Spaces of Engaged Leadership: Human Rights, Engagement and Research
From Research to Impact is composed of two series of virtual events: Emergence & Spaces of Engaged Leadership. On alternating weeks, 2019 Mentors and Fellows will continue our leadership training program through our Spaces of Engaged Leadership, designed for community members only. These Mentor-led or Fellow-led presentations may be in the form of interactive workshops or roundtable discussions.
Human rights and the relationship between engagement and research in university settings
The defence of human rights is possible, whether it be civil freedoms or social, economic, or cultural rights, thanks to the work of numerous organizations and groups and also the engagement of individuals who participate in public debate. This kind of engagement cannot occur without certain responsibilities since all public messages are part of a social dynamic or a collection of perceptions of a social or political reality, or the consideration of facts.
In a university setting, tensions often exist between scientific research and political engagement. Many consider that the work of a university researcher ought to remain completely neutral and not take any side of an issue. For others, such neutrality is either impossible, or worse, conceals an ideology or world view which is not represented as such, instead claiming to be universal when in fact they are merely the expression of a power.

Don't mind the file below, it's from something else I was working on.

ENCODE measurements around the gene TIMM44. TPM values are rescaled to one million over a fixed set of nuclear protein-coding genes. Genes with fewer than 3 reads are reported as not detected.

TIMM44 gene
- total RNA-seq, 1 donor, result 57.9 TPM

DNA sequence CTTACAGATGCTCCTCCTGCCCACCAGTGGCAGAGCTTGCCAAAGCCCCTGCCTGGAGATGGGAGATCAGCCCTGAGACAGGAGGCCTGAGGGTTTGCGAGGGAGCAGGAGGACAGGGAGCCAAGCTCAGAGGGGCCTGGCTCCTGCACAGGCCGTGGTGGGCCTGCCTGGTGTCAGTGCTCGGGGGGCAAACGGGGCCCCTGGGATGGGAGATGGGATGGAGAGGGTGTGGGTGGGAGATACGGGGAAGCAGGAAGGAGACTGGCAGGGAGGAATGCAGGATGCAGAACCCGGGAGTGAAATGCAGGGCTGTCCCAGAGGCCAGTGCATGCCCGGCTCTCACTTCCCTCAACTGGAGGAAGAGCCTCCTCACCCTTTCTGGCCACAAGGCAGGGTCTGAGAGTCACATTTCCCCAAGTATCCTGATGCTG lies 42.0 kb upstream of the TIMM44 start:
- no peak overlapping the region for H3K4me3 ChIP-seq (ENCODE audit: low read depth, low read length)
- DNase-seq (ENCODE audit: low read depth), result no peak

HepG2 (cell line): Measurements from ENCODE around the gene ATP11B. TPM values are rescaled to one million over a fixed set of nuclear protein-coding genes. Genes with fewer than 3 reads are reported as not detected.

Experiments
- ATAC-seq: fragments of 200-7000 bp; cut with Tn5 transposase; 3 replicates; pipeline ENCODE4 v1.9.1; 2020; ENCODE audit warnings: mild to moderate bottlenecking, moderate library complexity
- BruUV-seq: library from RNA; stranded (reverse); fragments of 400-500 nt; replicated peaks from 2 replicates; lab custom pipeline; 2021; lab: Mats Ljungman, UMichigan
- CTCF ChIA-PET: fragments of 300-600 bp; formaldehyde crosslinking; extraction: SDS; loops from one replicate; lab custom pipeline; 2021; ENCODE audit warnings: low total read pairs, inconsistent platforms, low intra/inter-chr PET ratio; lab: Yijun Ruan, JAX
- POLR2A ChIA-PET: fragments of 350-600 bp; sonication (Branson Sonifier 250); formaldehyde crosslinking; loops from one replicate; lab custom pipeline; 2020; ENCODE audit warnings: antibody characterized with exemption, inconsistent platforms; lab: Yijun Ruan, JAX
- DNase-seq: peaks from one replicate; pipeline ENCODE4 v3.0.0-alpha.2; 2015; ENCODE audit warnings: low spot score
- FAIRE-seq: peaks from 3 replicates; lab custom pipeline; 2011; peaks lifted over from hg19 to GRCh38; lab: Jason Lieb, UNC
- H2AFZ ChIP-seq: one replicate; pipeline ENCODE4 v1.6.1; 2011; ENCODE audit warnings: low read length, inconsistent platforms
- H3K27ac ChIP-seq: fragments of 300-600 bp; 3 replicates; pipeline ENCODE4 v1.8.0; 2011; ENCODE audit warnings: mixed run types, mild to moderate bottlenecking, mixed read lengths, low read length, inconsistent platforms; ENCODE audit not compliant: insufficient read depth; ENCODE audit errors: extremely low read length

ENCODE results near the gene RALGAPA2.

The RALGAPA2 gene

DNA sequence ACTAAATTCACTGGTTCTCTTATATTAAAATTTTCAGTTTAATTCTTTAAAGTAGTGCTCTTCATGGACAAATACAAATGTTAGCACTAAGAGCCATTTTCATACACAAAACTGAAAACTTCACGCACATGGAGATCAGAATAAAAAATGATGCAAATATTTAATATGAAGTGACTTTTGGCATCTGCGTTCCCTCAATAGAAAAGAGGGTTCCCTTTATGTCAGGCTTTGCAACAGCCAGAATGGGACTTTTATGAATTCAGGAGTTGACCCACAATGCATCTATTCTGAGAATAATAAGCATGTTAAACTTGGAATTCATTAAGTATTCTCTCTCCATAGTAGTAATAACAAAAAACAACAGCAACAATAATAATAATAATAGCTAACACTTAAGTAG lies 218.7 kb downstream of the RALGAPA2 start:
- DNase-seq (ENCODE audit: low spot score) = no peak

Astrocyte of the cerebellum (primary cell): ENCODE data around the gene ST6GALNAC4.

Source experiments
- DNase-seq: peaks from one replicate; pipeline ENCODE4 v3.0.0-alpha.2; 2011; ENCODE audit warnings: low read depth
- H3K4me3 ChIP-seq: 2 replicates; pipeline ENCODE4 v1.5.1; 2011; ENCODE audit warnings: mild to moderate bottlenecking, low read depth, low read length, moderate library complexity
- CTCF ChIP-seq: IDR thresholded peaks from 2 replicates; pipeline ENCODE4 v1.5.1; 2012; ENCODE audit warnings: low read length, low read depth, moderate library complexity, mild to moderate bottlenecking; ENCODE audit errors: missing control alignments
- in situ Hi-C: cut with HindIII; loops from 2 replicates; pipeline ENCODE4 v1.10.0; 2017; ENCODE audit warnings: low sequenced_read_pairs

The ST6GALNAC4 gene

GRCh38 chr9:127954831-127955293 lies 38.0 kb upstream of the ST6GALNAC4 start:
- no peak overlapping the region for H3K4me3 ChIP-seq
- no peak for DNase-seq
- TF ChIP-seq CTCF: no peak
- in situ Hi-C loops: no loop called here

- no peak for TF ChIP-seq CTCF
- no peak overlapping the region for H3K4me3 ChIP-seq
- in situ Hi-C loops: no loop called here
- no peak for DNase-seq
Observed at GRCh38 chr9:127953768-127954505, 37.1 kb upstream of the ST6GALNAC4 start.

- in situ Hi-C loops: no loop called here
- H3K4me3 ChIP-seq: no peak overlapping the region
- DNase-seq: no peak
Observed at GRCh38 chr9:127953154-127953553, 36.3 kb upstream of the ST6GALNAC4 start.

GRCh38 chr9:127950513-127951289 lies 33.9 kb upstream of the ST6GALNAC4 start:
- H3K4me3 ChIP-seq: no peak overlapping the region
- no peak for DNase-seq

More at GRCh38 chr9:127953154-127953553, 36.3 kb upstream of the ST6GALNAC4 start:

The purpose of this discussion is to think about ways to avoid a false dichotomy between two false principles of neutrality and relativism between points of view. It will also be a discussion about various writing styles which go alongside researching.
Thursday August 6, 2020, 1:00 - 2:30 p.m. EDT
Hosted by 2019 Fellow Christian Nadeau
Christian Nadeau has been teaching the history of political ideas as well as contemporary moral and political philosophy in the Department of Philosophy at l'Université de Montréal since 2002. His research addresses the moral philosophy of responsibility and the political philosophy of theories of democracy. An advocate for social justice and democracy, he has published several essays for a wide audience and he regularly takes part in public debates. He has been president of the Ligue des droits et liberté du Québec since 2015.
Emilie Nicolas is an opinion writer for the newspaper Le Devoir, and is completing her doctoral thesis in Anthropology at the University of Toronto. In 2020, she won an award of excellence from SODEP for her article Maîtres chez l'Autre in the magazine Liberté.
Pierrot Ross-Tremblay is a professor at the Institute of Indigenous Research and Studies at the University of Ottawa. He recently published Shall Forget: Indigenous Sovereignty, Resistance and the Production of Cultural Oblivion in Canada (University of London Press).